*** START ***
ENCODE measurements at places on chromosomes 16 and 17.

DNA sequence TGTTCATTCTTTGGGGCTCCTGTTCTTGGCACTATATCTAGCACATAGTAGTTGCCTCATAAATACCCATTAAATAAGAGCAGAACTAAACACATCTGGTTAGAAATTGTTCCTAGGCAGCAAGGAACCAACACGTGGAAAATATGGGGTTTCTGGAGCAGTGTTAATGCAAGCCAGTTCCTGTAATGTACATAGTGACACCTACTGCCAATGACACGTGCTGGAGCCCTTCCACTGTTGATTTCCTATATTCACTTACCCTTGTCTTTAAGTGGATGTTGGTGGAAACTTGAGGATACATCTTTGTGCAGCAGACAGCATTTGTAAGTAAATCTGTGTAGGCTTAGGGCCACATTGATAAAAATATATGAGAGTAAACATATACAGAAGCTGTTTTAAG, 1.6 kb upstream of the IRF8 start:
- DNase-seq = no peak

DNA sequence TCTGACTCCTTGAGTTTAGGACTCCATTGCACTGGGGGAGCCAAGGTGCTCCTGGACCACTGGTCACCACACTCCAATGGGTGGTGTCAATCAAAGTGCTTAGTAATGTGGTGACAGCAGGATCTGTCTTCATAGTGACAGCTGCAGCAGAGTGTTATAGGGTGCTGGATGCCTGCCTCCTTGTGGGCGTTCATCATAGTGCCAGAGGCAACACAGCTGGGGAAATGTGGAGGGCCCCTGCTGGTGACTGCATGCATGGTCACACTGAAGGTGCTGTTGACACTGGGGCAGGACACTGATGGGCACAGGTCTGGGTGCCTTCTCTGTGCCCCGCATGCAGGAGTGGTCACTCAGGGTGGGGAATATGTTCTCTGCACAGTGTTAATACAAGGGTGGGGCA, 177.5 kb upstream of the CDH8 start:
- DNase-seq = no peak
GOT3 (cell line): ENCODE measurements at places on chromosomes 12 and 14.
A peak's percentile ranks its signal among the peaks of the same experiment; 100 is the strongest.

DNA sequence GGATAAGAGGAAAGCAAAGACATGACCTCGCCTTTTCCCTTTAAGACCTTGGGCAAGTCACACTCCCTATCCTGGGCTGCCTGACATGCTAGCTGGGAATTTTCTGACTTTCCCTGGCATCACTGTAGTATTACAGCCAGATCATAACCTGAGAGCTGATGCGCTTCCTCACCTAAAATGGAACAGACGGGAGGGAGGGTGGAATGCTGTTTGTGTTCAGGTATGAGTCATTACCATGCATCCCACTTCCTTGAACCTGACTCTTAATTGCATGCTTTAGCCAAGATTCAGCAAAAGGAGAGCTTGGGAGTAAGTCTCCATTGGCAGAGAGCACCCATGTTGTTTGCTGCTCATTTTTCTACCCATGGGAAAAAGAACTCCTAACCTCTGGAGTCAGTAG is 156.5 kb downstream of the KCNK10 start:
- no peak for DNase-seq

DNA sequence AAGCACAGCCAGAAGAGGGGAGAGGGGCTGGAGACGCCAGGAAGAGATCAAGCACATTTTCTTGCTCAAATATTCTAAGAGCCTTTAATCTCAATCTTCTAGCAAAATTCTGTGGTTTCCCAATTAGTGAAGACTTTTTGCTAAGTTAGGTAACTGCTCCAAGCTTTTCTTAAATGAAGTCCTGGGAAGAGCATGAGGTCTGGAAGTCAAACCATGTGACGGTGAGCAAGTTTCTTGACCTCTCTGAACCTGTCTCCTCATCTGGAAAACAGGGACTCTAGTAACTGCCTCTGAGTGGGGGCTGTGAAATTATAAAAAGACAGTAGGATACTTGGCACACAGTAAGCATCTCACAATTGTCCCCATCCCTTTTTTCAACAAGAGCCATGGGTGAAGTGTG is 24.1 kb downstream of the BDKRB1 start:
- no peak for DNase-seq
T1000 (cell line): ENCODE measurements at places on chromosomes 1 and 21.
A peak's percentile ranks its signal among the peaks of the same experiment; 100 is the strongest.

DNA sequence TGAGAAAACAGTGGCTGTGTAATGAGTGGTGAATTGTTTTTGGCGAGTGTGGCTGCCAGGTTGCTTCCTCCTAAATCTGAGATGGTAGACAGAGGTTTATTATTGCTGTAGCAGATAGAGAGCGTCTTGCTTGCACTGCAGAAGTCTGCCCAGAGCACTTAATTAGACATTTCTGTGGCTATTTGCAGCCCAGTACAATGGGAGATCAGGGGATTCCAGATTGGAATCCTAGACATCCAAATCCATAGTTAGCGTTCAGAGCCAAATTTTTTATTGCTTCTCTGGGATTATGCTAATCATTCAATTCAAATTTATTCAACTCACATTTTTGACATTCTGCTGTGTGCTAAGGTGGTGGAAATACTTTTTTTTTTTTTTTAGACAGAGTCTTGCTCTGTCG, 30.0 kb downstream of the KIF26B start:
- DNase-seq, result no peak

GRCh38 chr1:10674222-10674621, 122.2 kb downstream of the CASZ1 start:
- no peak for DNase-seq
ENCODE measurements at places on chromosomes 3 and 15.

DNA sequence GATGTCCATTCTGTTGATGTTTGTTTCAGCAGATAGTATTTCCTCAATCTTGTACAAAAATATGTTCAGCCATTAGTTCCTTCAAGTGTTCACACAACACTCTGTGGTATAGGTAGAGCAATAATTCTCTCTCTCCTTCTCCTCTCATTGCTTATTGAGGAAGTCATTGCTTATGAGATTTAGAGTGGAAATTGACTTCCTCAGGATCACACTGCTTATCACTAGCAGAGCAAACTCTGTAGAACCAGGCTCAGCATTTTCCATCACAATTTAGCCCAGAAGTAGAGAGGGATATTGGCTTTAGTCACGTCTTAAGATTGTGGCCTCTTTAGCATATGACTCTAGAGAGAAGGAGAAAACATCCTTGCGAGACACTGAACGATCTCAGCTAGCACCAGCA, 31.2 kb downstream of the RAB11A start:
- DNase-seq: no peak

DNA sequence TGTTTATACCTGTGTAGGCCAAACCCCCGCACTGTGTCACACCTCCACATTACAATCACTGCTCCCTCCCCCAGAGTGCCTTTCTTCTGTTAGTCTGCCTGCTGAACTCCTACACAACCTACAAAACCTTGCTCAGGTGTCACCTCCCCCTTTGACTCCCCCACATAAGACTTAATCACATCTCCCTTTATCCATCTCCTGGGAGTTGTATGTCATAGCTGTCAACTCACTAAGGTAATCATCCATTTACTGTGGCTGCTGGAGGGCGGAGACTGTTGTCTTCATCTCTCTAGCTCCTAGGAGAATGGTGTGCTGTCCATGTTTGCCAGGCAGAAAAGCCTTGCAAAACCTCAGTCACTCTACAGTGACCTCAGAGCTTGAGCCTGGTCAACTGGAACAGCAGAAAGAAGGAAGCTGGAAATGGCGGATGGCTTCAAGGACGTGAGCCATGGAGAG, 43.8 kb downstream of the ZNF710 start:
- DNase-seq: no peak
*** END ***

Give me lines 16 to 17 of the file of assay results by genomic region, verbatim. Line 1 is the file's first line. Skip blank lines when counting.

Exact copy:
GRCh38 chr1:10674222-10674621, 122.2 kb downstream of the CASZ1 start:
- no peak for DNase-seq